# Why does the hashfamily of all functions with $\{h \in H_0 | h:U \rightarrow V\}$ satisfy universal hashing?

I read in our university lecture on hashing that it would be good (even though it is way to space intensive) if we could take the set of all function from $$U \rightarrow V$$ to satisfy the following universal hashing condition: for all $$\forall x,y\in U$$ so that $$x≠y$$, we have $$Pr[h(x)=h(y)]≤\frac{1}{|V|}$$

I actually don´t understand why the set of all functions would satisfy our condition. I can definitively see that there are some function which fit this condition, but I can think of other functions which dont meet the condition. So I would have to make a statement about average probabilty over the set of all functions, but how could something like this be defined precisely?

Or am I taking something wrong here and the Set of all functions wouldn´t meet the condition, but would actually be better that the condition taking the case that h is taking randomly from H? Even if so it seems to come down to the same problem.

First note that the set of all functions $$U\to V$$ contains for every value $$u\in U$$ and every value $$v\in V$$ a function $$f$$ such that $$f(u)=v$$. Also note that if you fix a point $$u\in U$$ and take a random function from $$U\to V$$, $$f(u)$$ is uniformly distributed in $$V$$.

Now if you apply that, fix any two points $$x\neq y,\quad x,y\in U$$. Now choose $$h$$ randomly out of $$U\to V$$. Note that $$h(x)$$ is uniformly distributed and $$h(y)$$ is uniformly distributed. The probability for $$h(x)$$ and $$h(y)$$ to be equal now should be $$1/|V|$$ which implies the desired universality.

Given that the above might not be entirely clear, let's do an example: $$U=\{1,2,3\}\quad V=\{1,2,3\}$$ Clearly there are 27 functions mapping from $$U$$ to $$V$$ and clearly there are 6 pairs of unequal values $$(x,y)\in U\times U$$ for which we need to check whether the probability holds.

• $$(x,y)=(1,2):$$ There are three possible ways to map $$1$$: to either 1,2, or 3, let's denote the actual value $$h(x)$$ for the moment. There are also three possible values to map $$2$$ to: 1,2, or 3, let's denote the actual value as $$h(y)$$. Given that these two choices are independent, there are 9 cases here.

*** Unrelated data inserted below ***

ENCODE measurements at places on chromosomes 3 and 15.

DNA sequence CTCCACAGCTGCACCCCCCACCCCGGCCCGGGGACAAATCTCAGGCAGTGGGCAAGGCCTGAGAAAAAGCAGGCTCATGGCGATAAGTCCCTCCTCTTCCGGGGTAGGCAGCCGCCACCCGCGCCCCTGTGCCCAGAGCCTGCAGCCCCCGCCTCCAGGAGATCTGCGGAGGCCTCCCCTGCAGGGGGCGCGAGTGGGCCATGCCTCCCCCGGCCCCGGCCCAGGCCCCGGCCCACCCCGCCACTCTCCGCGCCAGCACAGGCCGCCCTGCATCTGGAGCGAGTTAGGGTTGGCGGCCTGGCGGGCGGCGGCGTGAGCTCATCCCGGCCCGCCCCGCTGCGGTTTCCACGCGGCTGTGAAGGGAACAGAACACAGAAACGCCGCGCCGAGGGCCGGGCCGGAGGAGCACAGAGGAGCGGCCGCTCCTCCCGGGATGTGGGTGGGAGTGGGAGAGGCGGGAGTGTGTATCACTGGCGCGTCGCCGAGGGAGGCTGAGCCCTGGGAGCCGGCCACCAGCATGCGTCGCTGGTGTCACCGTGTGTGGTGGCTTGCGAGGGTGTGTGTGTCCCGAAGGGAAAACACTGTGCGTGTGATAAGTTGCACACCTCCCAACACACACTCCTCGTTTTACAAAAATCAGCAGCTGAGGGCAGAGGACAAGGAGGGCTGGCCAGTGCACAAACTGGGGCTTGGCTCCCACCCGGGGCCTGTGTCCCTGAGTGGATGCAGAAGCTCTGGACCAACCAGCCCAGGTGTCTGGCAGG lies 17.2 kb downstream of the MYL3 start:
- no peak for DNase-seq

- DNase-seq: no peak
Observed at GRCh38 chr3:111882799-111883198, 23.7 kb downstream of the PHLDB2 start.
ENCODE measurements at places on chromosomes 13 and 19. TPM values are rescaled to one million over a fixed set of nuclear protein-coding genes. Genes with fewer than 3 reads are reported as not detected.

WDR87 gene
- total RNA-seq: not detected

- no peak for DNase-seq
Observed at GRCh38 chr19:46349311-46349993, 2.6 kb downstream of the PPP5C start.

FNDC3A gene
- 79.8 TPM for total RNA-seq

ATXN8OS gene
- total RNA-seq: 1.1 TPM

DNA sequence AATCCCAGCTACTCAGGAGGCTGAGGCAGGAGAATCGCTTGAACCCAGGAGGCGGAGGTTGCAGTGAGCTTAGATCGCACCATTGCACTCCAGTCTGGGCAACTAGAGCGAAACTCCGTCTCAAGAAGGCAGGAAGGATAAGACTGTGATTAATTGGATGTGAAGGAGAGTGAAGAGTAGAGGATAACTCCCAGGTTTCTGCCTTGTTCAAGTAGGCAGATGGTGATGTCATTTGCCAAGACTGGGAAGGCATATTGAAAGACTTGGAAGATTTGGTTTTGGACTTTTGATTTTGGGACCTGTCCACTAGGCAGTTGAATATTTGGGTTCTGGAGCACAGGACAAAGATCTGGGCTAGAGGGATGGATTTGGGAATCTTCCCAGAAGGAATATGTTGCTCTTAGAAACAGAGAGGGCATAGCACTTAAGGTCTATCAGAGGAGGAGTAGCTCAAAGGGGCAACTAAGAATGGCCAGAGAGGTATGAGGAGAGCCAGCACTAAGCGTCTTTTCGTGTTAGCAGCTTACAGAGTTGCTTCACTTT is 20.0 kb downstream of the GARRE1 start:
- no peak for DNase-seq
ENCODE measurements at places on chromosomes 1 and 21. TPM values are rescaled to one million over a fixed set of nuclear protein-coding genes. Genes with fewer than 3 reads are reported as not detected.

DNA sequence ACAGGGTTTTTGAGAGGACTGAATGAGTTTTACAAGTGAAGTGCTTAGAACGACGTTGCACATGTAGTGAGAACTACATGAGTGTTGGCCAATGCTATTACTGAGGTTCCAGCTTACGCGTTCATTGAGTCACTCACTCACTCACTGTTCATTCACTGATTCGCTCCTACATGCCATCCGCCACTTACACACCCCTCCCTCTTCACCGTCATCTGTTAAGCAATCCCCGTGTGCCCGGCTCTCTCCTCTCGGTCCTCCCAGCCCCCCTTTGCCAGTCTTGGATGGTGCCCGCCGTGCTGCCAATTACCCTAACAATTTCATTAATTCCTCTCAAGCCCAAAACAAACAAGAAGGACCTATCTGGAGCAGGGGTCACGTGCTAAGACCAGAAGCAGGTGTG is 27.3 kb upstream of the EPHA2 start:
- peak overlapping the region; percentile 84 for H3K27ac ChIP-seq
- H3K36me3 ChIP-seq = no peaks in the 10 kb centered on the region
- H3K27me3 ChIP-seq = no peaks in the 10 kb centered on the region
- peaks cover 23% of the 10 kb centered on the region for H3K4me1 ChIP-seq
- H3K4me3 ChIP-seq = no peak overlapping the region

• If $$h(x)=1$$ then the tested equation only holds if $$h(y)=1$$ as well which is a 1/3 chance
• If $$h(x)=2$$ then the same argument as for $$h(x)=1$$ applies with $$h(y)=2$$
• $$h(x)=3$$ goes analogously

Now counting the cases where the equation holds for $$(x,y)=(1,2)$$ we get $$3/9\leq 1/3$$ as demanded.

If we go through the other pairs as well, a very similar argument will ensue and we'll be getting $$3/9$$ for all of them. Therefore a random function from $$U$$ to $$V$$ satisfies universality.

• Can you give me a hint how the uniform distribution can be recognized within this context and how it play into the situation of probability. Also for example what about functions like any x maps to the same v for all x in U. This would be probability of 1 for h(x) = h(y) and not $\frac{1}{|V|}$ Commented Dec 14, 2020 at 11:57
• @FelixOuttaSpace Note that the probability is taken only over the choice of the function, not over the values of x and y. As for the constant functions, there are "only" $|V|$ of them but $|V|^{|U|}$ total functions. To better understand the set of all functions, it might be helpful to realize that if $|U|=1$ then a random choice of function equals a random choice of an output value which then gets "cartesian multiplied" to larger sizes for $U$. Commented Dec 14, 2020 at 13:25
• The “collision” probability, that $h(x)=h(y)$, is $1/|V|$, not $1/|V|^2$. Commented Dec 14, 2020 at 13:54
• @ChrisPeikert yeah, I was a bit unsure and guessed wrong, woops. Commented Dec 14, 2020 at 13:55
• @SEJPM the only part I am confused with is that you say the probability is taken over the choice of the function, though the defintion states Pr[h(x)=h(y)] with the same h and not a different h within it. Wouldnt it then be $Pr[h(y)=g(x)]$ with h,g $\in H_0$ then? Commented Dec 16, 2020 at 13:09